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New KiwiRAP ratings show state highways getting safer

New KiwiRAP ratings show state highways getting safer

New Zealand’s state highways have had a significant reduction in fatal and serious injury crashes and become safer over the last five years, a KiwiRAP report released today shows.

KiwiRAP is a partnership between the NZ Transport Agency, the NZ Automobile Association, Ministry of Transport, ACC and NZ Police, and produces reports evaluating nearly 11,000km of New Zealand’s state highways. It is an internationally recognised road assessment programme that aims to identify state highways where crash risks are highest, so that safety improvements can be better targeted.

The results show encouraging improvement in the state highway network, although there is still more work to do.

• The state highway network accounts for more than half of New Zealand’s road fatalities.

• Nationally, there has been a 15% reduction in fatal and serious crashes on New Zealand’s state highways for the 2007-2011 period compared to 2002-2006.

• The proportion of the state highway network classified as high risk, in terms of total fatal and serious injury crashes, has dropped from 7% to 4% (down from 806km in length to 393km).

• Conversely the proportion of the network classified as ‘low risk’, in terms of total fatal and serious injury crashes, has increased from 29% to 41% (up from 3169km to 4409km).

NZTA General Manager Strategy and Performance Ernst Zollner said overall the results were encouraging.

“KiwiRAP data has helped us to identify high-risk roads and target our safety improvements where they will save the most lives and prevent the most serious injuries. The results show that this strategy is working.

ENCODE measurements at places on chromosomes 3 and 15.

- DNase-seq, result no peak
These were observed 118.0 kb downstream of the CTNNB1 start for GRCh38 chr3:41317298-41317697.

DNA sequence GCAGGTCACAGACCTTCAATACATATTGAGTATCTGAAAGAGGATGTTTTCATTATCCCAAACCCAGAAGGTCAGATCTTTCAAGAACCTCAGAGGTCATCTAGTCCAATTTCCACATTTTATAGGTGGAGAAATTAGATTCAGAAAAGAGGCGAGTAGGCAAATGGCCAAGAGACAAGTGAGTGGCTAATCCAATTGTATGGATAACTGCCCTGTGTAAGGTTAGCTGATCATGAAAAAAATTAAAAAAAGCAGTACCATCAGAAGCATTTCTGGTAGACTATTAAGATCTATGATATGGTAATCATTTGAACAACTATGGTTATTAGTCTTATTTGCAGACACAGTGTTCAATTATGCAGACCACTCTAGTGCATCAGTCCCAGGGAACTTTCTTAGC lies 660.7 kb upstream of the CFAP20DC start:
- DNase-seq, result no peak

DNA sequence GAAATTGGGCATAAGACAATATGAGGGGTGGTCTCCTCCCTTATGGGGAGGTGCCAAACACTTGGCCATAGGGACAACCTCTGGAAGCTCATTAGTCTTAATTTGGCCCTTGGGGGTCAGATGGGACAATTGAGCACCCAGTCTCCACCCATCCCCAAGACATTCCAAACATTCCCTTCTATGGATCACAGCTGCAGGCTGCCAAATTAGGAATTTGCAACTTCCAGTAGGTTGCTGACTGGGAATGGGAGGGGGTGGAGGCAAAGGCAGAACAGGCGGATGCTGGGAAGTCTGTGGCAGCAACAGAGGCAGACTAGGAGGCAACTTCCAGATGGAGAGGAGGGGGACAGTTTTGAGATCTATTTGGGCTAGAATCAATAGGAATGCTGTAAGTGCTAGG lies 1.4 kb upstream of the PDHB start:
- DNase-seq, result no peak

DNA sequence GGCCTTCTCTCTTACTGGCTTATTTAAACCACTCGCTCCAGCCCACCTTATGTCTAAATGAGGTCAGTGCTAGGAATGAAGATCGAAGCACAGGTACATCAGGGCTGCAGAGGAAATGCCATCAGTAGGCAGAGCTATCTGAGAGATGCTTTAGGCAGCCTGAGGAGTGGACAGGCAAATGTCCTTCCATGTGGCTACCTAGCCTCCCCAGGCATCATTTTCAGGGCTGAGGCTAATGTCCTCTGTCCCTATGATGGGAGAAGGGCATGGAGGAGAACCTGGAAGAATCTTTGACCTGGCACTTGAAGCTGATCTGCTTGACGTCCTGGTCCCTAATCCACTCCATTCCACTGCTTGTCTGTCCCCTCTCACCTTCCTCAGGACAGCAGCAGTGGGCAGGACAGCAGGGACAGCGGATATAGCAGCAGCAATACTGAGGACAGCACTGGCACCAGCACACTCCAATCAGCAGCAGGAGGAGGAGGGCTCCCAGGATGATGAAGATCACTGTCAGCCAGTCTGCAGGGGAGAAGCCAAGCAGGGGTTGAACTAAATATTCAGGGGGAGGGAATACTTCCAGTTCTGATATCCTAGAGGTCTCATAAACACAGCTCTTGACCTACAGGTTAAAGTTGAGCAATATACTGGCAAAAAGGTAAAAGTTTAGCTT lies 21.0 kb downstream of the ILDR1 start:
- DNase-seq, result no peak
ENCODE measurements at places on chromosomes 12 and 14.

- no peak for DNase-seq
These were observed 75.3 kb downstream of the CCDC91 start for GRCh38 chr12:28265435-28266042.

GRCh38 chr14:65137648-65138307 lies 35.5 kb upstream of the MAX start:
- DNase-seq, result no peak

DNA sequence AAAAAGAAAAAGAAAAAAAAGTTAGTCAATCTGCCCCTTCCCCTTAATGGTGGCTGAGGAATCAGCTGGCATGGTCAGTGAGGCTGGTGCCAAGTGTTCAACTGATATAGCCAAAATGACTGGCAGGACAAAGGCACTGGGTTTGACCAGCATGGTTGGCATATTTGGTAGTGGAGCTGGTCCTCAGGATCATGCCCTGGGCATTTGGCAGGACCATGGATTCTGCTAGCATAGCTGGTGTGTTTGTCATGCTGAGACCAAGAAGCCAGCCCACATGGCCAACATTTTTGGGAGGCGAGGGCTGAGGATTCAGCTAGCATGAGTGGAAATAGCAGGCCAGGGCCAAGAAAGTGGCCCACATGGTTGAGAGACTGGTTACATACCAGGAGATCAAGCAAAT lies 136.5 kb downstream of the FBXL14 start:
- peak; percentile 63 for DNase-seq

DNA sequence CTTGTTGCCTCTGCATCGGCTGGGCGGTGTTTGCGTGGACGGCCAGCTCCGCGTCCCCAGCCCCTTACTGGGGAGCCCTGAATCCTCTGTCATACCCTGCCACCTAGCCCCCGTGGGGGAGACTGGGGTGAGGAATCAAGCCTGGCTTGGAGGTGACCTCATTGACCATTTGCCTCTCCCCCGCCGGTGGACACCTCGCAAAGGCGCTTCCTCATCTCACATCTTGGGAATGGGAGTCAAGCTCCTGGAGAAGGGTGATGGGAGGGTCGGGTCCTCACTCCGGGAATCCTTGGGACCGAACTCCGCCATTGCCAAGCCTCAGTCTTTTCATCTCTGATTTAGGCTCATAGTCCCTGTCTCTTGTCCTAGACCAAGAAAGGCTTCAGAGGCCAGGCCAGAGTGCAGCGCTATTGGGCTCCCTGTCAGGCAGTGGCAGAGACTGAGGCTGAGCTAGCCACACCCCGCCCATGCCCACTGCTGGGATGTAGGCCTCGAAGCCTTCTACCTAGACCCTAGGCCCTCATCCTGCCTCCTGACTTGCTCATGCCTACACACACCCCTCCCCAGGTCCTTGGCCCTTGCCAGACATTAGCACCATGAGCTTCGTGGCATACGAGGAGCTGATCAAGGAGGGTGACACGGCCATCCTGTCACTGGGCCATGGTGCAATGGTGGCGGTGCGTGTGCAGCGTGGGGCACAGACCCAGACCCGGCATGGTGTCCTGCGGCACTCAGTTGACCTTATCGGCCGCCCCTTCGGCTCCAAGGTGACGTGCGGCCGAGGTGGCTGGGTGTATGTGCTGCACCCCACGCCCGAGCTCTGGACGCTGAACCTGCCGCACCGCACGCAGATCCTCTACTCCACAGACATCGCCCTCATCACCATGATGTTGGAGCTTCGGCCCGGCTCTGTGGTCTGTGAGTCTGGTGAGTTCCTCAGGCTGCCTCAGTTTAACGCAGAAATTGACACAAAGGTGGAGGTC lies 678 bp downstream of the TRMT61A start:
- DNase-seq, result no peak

“The Government’s Safer Journeys strategy has set us a clear vision of creating a road system increasingly free of serious injuries and deaths by 2020. Improving the safety of roads and roadsides is a key focus for Safer Journeys, and KiwiRAP is helping us make it a reality.”

Mr Zollner said targeted safety improvements had contributed to a 30% fall in fatal and serious crashes on the lengths of highway that had been identified as having a high collective risk in the previous KiwiRAP risk maps.

AA Motoring Affairs General Manager Mike Noon welcomed the results.

“These results show some good progress in New Zealand’s highways becoming safer,” said Mr Noon.

”It is vital that we continue to make these roads safer and more forgiving of people’s mistakes.

“KiwiRAP also helps drivers and riders recognise that all roads are not equal. If you know you are on a higher risk stretch of road you can adjust your driving or riding to take even more care.

”In terms of ‘personal risk’ which takes into account the kilometres driven on the same lengths of road, the proportion of the state highway network classified as high or medium-high risk has dropped from 46% to 31% (down from 4965km in length to 3,381km).”

The latest risk ratings and crash data for all (80+km/h) state highways around the country and information on how they have changed since the previous time period are available at www.kiwirap.org.nz

Canterbury:
2002-2006 = 329 F&S Crashes
2007-2011 = 356 F&S Crashes

Further background information and questions and answers can be viewed at:

http://www.nzta.govt.nz/userfiles/file/kiwirap-risk-maps-q-and-as.pdf

ENDS

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